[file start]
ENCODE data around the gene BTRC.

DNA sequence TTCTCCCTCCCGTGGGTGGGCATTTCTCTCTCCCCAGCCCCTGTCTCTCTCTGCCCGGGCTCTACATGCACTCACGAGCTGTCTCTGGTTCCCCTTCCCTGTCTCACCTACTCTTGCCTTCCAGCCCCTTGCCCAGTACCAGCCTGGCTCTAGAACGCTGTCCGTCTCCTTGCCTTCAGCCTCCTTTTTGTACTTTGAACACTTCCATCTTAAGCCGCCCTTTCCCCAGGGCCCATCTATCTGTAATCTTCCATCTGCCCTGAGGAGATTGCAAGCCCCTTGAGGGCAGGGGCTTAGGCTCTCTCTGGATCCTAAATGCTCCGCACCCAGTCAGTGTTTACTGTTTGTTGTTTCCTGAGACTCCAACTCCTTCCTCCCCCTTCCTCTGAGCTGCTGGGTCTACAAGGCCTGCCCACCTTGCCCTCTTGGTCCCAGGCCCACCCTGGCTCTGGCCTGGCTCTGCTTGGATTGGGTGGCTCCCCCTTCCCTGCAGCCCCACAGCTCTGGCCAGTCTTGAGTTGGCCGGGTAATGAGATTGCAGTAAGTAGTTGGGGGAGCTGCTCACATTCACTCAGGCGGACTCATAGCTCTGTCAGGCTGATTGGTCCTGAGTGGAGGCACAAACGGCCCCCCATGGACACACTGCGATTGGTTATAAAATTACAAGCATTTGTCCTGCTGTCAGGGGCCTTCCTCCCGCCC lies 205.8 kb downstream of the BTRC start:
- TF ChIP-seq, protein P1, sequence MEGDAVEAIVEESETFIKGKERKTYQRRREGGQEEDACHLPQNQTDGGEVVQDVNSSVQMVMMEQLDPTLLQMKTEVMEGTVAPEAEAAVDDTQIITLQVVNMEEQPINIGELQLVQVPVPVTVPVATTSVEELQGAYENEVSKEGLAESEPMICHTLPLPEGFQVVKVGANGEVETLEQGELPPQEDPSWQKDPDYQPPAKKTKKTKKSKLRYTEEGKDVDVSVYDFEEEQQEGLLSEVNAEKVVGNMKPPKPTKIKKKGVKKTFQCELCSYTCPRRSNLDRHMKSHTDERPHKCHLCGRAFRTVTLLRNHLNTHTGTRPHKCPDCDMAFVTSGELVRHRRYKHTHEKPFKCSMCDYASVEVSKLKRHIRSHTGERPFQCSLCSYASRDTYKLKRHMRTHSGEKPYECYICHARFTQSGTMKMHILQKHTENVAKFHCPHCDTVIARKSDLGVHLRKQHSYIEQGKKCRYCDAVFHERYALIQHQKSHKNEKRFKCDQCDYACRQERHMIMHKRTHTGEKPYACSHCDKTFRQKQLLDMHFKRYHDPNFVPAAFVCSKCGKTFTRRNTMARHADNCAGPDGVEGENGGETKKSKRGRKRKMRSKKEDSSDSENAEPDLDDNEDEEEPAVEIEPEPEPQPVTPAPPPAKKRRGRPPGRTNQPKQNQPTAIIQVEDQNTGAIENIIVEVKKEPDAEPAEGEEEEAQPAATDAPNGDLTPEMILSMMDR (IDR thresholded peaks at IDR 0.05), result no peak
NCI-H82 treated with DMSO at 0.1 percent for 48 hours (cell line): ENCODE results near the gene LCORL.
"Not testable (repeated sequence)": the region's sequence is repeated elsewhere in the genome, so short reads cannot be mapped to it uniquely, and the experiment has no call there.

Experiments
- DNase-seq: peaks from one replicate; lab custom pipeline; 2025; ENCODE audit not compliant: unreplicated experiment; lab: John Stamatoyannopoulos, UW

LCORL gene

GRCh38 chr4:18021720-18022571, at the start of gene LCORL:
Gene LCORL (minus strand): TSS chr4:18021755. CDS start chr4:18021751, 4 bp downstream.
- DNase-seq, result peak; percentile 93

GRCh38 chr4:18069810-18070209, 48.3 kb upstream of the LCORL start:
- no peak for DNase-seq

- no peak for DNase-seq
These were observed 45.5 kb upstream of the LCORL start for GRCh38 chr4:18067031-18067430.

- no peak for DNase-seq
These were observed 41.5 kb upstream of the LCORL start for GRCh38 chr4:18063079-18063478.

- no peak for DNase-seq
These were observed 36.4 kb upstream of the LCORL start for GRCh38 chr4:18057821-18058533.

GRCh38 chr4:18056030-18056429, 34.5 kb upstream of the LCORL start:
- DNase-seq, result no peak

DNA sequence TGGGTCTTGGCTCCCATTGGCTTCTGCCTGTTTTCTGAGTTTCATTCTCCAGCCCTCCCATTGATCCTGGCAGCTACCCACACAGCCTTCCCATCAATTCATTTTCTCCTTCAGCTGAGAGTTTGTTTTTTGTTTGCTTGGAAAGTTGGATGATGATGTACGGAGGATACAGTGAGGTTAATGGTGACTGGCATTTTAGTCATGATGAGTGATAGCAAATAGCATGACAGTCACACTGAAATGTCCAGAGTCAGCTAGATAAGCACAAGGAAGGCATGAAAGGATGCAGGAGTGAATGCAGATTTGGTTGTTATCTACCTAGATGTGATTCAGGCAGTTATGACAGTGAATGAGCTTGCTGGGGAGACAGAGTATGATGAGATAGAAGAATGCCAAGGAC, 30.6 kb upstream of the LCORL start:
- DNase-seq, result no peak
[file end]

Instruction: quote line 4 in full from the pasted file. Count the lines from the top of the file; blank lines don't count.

NCI-H82 treated with DMSO at 0.1 percent for 48 hours (cell line): ENCODE results near the gene LCORL.